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Op-ed

Charles M. Blow: We’re edging closer to civil war | GUEST COMMENTARY

The Supreme Court on Friday issued a decision allowing abortion providers in Texas to continue challenging a new law that bans most abortions in the state after about six weeks of pregnancy. But while the conservative majority didn’t close the door on abortion in Texas completely, the degree to which it is cracked allows in only a sliver of light.

For now, the law in question, Senate Bill 8, remains on the books. Anyone who assists in providing an illegal abortion — from the provider down to the person who gives a woman a ride to the clinic — can still be sued. Roe v. Wade has essentially been overturned in the state, and soon that astonishing reality may not only become permanent there but may also spread to other states.

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A key component of women’s rights and body autonomy is being snatched away as we watch.

In a dissent Friday, Justice Sonia Sotomayor wrote: “This is a brazen challenge to our federal structure. It echoes the philosophy of John C. Calhoun, a virulent defender of the slaveholding South who insisted that States had the right to ‘veto’ or [‘nullify’] any federal law with which they disagreed.”

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I found the invocation of South Carolina’s Calhoun striking. Yes, he was a strong believer in nullification, the idea that states could nullify federal laws, but he was also a raging racist who went further than the slave owners who saw slavery as a “necessary evil,” seeing it instead as a positive good.

In 1837, Calhoun railed in a speech on the Senate floor that slavery had “grown up with our society and institutions and is so interwoven with them that to destroy it would be to destroy us as a people.” He continued:

"But let me not be understood as admitting, even by implication, that the existing relations between the two races in the slaveholding states is an evil: Far otherwise; I hold it to be a good, as it has thus far proved itself to be to both and will continue to prove so if not disturbed by the fell spirit of abolition. I appeal to facts. Never before has the Black race of Central Africa, from the dawn of history to the present day, attained a condition so civilized and so improved, not only physically but morally and intellectually."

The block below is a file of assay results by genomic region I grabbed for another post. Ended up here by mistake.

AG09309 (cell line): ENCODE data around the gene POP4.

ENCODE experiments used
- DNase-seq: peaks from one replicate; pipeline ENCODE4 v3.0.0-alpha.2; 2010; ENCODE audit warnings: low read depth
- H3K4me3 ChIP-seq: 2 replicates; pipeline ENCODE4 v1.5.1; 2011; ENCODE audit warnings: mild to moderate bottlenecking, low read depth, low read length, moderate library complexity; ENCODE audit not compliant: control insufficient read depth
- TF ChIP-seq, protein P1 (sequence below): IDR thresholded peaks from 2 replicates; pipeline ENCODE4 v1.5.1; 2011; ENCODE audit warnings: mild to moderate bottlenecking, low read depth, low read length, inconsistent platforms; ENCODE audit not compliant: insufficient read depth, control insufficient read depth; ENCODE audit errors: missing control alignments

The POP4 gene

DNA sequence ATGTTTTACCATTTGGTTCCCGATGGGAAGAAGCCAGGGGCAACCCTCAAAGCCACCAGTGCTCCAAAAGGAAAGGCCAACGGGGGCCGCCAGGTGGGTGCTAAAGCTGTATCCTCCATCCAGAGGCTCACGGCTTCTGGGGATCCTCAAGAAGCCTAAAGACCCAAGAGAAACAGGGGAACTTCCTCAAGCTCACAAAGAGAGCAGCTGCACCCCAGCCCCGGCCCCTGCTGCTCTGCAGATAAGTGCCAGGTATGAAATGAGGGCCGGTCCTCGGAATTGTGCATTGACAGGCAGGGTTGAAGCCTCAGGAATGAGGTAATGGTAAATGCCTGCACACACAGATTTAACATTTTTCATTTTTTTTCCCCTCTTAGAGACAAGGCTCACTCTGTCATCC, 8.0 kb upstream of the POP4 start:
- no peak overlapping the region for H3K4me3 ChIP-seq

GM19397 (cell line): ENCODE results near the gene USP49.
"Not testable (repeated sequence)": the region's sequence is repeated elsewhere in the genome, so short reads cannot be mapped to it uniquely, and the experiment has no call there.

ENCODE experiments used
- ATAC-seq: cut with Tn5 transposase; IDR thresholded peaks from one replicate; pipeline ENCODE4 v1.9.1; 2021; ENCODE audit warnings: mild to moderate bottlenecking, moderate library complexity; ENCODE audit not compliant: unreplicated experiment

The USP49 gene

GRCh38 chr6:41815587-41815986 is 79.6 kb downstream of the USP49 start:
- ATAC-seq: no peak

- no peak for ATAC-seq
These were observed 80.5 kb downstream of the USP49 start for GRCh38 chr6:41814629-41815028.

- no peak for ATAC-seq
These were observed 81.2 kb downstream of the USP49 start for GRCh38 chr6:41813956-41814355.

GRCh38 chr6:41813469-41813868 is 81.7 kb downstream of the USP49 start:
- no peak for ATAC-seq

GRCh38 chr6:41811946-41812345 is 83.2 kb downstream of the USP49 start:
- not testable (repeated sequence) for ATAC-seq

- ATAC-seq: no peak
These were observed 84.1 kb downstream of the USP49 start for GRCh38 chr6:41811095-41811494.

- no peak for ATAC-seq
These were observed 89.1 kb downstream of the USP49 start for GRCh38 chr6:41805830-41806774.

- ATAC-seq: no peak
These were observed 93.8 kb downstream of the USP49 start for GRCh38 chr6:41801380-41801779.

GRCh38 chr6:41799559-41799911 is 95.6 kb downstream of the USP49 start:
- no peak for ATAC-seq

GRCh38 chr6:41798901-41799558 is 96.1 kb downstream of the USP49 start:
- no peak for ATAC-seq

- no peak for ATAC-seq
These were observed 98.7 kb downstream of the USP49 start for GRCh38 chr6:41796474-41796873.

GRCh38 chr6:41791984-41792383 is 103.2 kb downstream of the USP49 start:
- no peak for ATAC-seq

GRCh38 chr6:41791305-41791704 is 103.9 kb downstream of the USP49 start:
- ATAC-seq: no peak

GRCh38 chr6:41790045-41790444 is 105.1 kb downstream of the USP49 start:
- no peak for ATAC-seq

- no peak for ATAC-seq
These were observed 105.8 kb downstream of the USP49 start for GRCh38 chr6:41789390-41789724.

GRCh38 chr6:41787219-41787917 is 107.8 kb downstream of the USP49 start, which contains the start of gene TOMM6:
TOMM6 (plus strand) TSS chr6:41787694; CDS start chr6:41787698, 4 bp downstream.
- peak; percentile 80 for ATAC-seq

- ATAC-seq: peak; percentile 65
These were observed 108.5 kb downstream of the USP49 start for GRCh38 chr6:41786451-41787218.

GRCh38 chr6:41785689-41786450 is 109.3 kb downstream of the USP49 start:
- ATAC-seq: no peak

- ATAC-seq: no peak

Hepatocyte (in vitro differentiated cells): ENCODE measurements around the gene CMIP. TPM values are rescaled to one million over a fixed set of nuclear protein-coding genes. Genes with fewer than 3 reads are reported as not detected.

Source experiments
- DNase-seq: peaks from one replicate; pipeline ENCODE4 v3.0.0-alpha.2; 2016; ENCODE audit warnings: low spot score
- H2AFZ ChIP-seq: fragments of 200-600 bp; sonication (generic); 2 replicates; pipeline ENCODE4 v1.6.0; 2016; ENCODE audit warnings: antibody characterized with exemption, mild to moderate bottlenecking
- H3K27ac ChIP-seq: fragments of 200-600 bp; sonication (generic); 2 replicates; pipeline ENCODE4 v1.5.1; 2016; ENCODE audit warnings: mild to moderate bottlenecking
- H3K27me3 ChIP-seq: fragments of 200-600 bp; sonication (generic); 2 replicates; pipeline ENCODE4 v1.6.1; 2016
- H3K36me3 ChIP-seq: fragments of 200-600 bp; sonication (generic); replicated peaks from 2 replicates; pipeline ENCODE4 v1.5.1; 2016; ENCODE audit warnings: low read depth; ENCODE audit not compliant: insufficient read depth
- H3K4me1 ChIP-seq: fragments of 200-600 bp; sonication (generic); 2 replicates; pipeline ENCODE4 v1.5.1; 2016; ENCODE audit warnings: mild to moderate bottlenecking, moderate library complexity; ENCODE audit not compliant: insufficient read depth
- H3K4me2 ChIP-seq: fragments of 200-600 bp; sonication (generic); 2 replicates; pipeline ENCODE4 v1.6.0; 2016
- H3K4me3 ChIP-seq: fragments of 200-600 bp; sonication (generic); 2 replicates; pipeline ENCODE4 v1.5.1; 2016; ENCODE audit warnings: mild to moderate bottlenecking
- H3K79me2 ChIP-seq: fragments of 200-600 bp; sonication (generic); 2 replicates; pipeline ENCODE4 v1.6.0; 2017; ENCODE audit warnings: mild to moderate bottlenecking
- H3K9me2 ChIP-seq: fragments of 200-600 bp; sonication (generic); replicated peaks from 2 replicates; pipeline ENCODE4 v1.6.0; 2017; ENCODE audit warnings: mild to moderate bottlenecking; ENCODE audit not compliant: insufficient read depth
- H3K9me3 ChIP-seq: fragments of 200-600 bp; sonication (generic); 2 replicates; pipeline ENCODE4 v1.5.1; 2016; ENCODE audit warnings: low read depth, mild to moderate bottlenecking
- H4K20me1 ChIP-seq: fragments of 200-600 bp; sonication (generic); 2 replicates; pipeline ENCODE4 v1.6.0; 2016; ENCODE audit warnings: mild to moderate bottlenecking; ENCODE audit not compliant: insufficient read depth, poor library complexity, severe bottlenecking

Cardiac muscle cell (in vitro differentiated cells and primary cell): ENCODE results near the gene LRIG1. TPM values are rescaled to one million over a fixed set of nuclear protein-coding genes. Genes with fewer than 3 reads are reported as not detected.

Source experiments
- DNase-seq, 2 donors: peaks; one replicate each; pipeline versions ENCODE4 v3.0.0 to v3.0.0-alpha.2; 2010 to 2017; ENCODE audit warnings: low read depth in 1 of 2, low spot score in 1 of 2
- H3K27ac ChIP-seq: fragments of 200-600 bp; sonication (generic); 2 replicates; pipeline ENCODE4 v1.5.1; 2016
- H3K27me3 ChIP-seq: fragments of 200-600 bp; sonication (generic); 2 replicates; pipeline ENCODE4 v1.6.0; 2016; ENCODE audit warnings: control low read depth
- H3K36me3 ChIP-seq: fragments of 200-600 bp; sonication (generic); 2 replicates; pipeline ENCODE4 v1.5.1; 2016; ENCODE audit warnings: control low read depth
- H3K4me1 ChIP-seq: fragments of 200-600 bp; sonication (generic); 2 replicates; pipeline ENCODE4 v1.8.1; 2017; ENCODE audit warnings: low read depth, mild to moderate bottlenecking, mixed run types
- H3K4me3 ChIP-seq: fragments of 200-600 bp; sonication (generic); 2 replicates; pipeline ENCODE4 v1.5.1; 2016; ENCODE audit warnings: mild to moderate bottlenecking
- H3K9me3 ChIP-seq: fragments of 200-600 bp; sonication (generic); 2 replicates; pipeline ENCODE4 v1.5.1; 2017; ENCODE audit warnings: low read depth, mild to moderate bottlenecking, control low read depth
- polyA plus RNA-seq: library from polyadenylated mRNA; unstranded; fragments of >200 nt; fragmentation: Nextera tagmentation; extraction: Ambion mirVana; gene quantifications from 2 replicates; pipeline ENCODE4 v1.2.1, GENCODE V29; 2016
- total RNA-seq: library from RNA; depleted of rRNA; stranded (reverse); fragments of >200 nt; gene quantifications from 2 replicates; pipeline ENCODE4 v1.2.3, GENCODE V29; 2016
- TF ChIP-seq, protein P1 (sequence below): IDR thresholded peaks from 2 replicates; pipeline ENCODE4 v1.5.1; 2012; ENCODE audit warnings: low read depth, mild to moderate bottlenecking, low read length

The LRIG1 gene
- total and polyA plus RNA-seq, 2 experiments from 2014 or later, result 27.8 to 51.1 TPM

He would reiterate that slavery was, “instead of an evil, a good — a positive good.”

In fact, Calhoun’s stance on slavery and states’ rights was so severe that he has been called the father of secession and the man who started the Civil War, even though he died 11 years before the war commenced.

In Calhoun’s view, the states had the right to control and oppress Black bodies as they saw fit, regardless of any actions to the contrary on the federal level. States, he felt, should be able to choose whether or not they wanted slavery.

I see too many uneasy parallels between what was happening nearly 200 years ago and what is happening now. I see this country on the verge of another civil war, as the Calhounian impulse is reborn.

There are enormous, obvious differences, of course. The civil war I see is not the kind that would leave hundreds of thousands of young men dead in combat. That is not to say that we aren’t seeing spats of violence but rather that this new war will be fought in courts, statehouses and ballot boxes, rather than in the fields.

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And this war won’t be only about the subjugation of Black people but also about the subjugation of all who challenge the white racist patriarchy.

It will seek to push back against all the “others”: Black people, immigrants, Muslims, Jews, LGBTQ people and, yes, women, particularly liberal ones.

In some ways, the abortion battle now being waged in the courts is a test case. Can the states make an argument that a civil right can be reversed on the state level? Can they make the case that all that the Constitution has not explicitly spelled out should be reserved for the states?

The Constitution has been silent on quite a bit since it was written in 1787, and the last time it was amended was nearly 30 years ago, in 1992, when the states ratified the 27th Amendment. When did Congress first approve that amendment? In 1789! Having not gotten enough states to ratify it after passage, it simply languished for 200 years.

All of us should be very worried about what we see happening with these abortion cases — not just women who might need abortions or relatives and friends of women who might need them.

We should worry about whether or not we are at an inflection point for an age of regression.

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Charles M. Blow (Twitter: @CharlesMBlow) is a columnist for The New York Times, where this piece originally appeared.


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